Internet Etiquette

All good sales people know that you only have one opportunity to make a first impression. We have a long history of learning to make a good impression in person or on the phone, and there have been entire volumes written on business etiquette in these situations. But with the growth of information technology, and specifically the Internet, it is more difficult to learn and grasp the intricacies of "netiquette".

This article summarizes the rules of the road for Internet users who hope to make a good first impression on those with whom you do business.

Using E-Mail

- Know your e-mail address. How often do we all meet people who have e-mail, but cannot remember their address? It is easy for the "newbies" among us to mix up our email address and our website. Putting your email address on your business card is a modern necessity.

- Beware of long or complex email addresses. Some businesses will have a long email domain, and require you to use long user names. For example, nathangwinterbottom@ is a little overwhelming. If this is your plight, consider using an e-mail forwarding service like or , and getting a shorter and more memorable email, such as It can also shrink the size of your business card!

- Get permission before sending cutesy-mail. While many people enjoy and actually look forward to emailed photos, jokes, inspirational quotes, etc., not all enjoy it and some are actually forbidden by company policy from receiving them. Make sure you check first with a recipient before adding them to your email list for such mailings. It is just common courtesy.

- Verify mails before sending them. Make sure that your email program has a spell checker and use it. You would never want to send out a resume with an obvious misspelling--how would you feel if you were the potential employer? Be sure that your email is professional and accurate. Also, employ a virus scanner on your computer. Even if it is inadvertent, an infected attachment can spell doom for a recipient.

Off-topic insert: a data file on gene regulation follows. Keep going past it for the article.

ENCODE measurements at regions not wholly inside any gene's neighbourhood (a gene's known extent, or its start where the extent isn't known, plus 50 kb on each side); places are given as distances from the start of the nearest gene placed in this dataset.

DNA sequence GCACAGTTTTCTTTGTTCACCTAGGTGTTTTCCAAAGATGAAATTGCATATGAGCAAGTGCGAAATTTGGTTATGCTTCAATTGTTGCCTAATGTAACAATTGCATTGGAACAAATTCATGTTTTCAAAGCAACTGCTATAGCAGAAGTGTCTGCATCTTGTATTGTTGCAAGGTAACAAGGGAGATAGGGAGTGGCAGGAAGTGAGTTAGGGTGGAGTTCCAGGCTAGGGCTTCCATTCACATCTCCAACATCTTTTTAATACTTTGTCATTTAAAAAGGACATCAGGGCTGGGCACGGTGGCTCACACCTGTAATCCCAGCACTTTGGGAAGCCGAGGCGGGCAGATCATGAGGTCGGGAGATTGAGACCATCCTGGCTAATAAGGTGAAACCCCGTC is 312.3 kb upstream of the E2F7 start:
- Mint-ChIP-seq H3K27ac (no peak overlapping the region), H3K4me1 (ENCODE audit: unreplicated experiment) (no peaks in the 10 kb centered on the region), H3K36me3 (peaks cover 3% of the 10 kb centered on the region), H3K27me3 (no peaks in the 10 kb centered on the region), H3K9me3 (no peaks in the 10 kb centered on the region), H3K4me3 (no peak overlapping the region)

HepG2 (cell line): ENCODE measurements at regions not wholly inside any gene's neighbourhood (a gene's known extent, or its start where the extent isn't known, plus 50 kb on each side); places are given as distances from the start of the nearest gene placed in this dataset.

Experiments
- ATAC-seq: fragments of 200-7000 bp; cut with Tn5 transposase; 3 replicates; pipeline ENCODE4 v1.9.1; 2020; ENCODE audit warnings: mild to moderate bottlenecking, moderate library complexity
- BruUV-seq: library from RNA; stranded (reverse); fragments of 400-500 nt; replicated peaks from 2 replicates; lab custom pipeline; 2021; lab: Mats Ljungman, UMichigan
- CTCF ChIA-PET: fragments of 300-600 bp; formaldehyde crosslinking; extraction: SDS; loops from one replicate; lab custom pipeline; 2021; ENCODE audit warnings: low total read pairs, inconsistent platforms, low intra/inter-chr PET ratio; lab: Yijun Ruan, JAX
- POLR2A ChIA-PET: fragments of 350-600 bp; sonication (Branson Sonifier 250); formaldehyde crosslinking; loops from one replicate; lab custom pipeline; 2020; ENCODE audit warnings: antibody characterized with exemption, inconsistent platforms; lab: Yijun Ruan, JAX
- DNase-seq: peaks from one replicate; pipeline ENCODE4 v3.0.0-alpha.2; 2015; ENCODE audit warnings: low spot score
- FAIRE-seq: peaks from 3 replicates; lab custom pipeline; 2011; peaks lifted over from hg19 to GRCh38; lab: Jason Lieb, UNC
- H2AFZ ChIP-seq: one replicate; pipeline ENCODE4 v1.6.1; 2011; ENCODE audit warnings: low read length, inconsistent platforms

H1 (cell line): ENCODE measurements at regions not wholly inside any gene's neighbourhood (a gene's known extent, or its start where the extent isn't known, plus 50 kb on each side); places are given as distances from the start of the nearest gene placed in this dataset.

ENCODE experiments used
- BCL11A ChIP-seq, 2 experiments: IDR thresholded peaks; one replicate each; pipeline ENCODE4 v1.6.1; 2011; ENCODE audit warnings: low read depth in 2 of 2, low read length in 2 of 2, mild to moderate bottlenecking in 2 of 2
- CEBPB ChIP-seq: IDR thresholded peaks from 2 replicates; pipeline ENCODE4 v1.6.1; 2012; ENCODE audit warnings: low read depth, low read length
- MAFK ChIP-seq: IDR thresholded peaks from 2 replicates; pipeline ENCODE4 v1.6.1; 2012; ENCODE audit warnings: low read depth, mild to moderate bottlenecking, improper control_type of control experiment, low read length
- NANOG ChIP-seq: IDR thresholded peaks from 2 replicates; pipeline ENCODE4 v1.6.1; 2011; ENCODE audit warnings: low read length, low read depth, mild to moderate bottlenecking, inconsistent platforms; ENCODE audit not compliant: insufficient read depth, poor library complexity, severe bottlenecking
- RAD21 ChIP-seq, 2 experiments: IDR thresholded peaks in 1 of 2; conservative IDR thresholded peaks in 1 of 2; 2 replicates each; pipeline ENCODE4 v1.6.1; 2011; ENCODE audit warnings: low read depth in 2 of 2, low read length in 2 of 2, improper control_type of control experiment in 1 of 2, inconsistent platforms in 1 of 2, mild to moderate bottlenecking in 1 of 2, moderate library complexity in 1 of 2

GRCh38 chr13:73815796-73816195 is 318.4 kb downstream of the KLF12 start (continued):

Your Website

- Remember the purpose of your site. While the coolest colors and the niftiest animated GIF's are fun, they may or may not convey your message. Always develop your site with an emphasis on content, and less on the bells and whistles. Be careful to keep colors balanced so that text can be read. Light blue text on a light green background may be tasteful, but not readable.

- Keep content fresh and links live. Nothing communicates more poorly about a business than a site that is not properly maintained. Add new content periodically to encourage return visits. Have a news page that lists current accomplishments, projects and recognitions. Check your links regularly to make sure that they still work and lead you to the right site. Sometimes the difference between and can be like night and day.

- Be prepared to sell your site. Could you tell a potential customer or client what is on your site right now? Keep up to date with your site's content and offerings, and be conversant about it.

Using the Internet to market your services can be a low cost and effective way to share information and to make a good first impression. Using the basic skills of online etiquette will help you do this with style and good taste.